Following last weeks NZ Arbor Education and Training Committee meeting in Wellington, kiwi tree climbers were rejoicing in the fact that, finally, a reference to SRT Ascent and SRT Work Positioning would be made in the latest edition of the industries' Best Practice Guideline.
SRT, particularly ascent, is widely used in the New Zealand work place so the whole thing made sense to all concerned.
The content of the E submission represented democracy in action.
Prior to the committee meeting in Wellington working arborists had been asked for input to the submission… and they had obliged.
The committee then collated and 'polished' the content for presentation to the BPG executive… where, supposedly it would be rubber stamped for approval.
Tree climbers could see the consultative principle behind the NZ Arbor Best Practice Guideline unfolding before their very eyes.
Unfortunately, the whole process tuned out to a short-lived democratic illusion.
Apparently the SRT content of the submission is too hot to handle.
As far as Treetools is aware any reference to SRT in the NZ Arbor BPG is now technically on hold (for up to 3 months - or just after the worlds in Portland - how convenient is that?).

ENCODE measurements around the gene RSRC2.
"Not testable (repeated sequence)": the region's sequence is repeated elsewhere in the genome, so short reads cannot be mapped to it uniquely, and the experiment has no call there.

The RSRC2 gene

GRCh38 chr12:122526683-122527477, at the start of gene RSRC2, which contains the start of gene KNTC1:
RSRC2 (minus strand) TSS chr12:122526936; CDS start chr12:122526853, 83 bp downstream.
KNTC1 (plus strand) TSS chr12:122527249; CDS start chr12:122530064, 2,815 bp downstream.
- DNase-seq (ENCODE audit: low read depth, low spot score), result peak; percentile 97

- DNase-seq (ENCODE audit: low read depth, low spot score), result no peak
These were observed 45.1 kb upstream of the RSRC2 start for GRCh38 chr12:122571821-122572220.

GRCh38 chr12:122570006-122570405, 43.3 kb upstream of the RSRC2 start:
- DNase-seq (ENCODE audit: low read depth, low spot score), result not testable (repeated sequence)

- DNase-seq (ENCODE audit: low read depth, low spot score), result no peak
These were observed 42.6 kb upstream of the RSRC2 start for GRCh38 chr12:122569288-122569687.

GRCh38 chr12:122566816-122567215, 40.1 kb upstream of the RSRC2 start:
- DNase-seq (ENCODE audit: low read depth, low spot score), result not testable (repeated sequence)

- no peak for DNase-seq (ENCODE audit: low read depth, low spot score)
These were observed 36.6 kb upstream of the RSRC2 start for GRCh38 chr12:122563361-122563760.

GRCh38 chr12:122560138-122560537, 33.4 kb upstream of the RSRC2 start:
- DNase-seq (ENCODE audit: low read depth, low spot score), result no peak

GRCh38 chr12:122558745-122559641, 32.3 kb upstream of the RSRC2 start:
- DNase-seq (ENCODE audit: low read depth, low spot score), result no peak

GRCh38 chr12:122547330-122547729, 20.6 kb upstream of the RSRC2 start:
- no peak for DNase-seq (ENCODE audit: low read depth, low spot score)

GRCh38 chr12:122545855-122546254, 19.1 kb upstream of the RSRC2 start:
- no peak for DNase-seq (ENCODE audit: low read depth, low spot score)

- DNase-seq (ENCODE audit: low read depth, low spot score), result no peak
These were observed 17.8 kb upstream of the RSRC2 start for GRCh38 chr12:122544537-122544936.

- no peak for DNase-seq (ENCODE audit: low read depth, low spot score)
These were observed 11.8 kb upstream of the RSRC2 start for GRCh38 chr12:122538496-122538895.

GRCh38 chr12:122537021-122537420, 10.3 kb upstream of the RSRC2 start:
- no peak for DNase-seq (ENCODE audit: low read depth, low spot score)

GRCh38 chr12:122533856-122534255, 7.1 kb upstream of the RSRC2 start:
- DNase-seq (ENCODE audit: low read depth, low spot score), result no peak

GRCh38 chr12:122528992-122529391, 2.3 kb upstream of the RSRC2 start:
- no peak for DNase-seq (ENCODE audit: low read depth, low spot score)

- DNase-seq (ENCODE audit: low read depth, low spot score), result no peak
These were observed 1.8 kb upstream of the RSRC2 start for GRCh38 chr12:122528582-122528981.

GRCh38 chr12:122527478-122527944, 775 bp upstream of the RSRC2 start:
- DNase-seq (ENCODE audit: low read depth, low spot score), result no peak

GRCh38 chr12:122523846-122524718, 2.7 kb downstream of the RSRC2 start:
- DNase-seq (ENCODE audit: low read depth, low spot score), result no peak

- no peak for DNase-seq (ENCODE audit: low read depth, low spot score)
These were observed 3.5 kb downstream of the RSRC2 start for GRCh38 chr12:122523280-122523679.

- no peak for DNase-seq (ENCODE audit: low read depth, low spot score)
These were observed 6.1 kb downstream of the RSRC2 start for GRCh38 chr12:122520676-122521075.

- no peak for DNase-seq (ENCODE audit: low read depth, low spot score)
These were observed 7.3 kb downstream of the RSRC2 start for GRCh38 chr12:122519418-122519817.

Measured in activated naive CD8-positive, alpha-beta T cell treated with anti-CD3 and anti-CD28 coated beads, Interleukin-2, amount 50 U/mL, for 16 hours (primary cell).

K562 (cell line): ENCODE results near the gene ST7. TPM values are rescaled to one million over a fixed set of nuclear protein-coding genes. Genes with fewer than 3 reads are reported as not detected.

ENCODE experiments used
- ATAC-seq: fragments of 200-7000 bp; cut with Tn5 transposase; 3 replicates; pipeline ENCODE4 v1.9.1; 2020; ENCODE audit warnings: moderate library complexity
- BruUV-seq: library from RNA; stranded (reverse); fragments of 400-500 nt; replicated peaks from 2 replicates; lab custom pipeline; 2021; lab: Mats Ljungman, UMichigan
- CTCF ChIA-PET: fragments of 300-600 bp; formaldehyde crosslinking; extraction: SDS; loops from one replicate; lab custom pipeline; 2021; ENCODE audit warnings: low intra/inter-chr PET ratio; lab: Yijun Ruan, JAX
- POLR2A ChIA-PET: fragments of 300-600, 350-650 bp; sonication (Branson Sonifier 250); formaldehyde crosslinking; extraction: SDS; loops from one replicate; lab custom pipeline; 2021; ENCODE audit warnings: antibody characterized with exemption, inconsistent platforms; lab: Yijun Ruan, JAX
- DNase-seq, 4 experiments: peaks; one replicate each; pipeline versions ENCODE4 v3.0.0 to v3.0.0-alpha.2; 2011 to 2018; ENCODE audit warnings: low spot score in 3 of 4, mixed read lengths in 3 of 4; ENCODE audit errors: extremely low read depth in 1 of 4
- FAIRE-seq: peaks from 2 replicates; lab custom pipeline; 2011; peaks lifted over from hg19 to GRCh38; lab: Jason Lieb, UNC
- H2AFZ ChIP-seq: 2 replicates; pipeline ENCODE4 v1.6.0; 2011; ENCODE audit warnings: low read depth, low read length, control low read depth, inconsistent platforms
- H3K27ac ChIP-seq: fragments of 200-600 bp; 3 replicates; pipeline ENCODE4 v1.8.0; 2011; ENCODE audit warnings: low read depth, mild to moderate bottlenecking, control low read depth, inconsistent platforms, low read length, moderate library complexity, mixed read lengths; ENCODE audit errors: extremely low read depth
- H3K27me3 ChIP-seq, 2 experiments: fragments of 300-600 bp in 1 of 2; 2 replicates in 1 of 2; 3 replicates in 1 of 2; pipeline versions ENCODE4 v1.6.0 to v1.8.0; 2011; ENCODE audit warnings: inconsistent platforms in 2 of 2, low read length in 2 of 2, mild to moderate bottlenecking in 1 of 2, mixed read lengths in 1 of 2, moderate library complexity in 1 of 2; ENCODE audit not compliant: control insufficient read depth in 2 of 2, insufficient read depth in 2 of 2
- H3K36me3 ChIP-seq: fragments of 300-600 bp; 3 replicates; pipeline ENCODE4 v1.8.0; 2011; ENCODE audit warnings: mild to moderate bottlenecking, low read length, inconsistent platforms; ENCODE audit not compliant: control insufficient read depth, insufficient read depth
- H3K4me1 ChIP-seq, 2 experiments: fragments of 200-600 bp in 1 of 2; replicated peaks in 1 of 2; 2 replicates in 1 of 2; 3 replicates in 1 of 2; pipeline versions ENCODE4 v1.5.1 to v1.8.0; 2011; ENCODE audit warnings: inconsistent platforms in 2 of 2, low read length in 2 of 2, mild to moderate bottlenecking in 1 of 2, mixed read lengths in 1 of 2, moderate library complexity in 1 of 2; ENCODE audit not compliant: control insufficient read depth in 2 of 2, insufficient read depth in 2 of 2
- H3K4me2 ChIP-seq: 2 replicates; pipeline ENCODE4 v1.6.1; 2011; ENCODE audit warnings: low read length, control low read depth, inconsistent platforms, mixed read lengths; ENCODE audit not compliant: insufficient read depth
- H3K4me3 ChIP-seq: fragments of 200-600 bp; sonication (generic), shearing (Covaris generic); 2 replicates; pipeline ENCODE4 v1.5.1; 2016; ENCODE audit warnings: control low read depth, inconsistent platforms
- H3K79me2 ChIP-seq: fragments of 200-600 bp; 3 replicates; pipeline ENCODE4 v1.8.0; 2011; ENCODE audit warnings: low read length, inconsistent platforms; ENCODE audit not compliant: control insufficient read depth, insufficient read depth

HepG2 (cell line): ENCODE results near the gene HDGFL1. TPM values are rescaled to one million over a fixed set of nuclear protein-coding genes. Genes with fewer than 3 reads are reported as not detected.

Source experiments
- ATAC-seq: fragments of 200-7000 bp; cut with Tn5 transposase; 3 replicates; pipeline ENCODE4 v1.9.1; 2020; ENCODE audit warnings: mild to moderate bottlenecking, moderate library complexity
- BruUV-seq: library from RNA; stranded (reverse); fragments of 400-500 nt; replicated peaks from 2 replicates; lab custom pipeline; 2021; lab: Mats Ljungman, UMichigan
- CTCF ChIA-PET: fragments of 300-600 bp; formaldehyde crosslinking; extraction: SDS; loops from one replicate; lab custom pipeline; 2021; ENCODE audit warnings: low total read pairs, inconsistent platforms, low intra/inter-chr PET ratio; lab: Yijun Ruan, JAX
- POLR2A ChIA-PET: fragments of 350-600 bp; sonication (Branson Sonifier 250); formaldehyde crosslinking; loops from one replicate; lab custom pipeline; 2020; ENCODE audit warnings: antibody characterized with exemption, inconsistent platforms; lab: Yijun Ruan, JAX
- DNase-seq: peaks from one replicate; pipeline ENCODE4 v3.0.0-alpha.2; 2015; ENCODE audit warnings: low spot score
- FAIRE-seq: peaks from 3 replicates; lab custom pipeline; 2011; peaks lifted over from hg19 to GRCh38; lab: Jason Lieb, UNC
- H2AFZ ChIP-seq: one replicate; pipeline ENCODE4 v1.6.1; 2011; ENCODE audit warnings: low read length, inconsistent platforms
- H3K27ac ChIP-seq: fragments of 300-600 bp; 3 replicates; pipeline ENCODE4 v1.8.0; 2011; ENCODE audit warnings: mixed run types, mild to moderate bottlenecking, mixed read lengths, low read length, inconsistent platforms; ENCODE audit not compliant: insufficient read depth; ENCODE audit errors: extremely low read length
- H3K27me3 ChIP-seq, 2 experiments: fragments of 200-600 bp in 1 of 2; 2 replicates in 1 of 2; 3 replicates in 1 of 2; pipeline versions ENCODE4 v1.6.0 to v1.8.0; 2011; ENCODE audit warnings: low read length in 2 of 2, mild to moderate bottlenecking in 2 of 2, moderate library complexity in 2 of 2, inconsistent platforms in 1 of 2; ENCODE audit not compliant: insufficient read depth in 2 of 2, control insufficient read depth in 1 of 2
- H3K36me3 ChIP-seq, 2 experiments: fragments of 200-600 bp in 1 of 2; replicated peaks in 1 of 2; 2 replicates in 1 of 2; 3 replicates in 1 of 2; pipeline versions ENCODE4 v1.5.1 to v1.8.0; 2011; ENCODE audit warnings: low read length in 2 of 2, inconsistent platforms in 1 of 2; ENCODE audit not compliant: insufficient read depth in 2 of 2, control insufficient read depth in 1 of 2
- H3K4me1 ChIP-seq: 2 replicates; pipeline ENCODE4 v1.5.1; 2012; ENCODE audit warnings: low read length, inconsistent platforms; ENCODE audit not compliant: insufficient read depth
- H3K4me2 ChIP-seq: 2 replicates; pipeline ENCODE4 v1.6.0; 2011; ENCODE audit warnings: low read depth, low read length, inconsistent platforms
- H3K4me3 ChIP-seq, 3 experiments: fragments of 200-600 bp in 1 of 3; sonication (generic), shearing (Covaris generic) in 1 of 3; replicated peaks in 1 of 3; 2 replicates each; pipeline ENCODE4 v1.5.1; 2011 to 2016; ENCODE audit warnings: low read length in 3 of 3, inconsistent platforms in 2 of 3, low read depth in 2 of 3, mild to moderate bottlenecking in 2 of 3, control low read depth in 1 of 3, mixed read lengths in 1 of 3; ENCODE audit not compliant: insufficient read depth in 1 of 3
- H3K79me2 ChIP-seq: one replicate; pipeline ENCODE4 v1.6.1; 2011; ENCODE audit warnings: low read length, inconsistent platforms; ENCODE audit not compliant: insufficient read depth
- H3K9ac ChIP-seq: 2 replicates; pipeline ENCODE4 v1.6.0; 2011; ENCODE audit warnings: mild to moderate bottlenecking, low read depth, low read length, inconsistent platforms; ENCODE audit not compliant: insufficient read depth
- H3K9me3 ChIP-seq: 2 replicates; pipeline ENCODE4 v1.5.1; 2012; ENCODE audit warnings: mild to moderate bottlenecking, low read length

The official word says the E & T Committee submission needs more work. And that might be so.
But anyone with half a brain will simply join the dots.
SRT (Ascent and Work Positioning) is a hot topic internationally. Check any tree climbing forum or Treetools blog posts on the subject over the last few months.
If NZ Arbor endorsed, or even accepted, the use of SRT Ascent and Work Positioning in an official document (the BPG), New Zealand could be seen to be breaking rank with ITCC policy… and that is not the done thing according to some.
There are two issues here which should be of concern to all kiwi aerial arborists.
First, the process for publishing content in the Best Practice Guideline appears to be questionable. If the E & T Committee submission gets vetoed because the subject matter is deemed 'politically incorrect' we are in trouble. Surely, the BPG should represent what is actually happening in the NZ workplace and provide direction on that.
Secondly, since when have the tree climbing competition rules provided the sole content for our Best Practice Guideline? Yes, the ITCC rule book offers valid guidance but its a sad day indeed when the tail starts wagging the dog.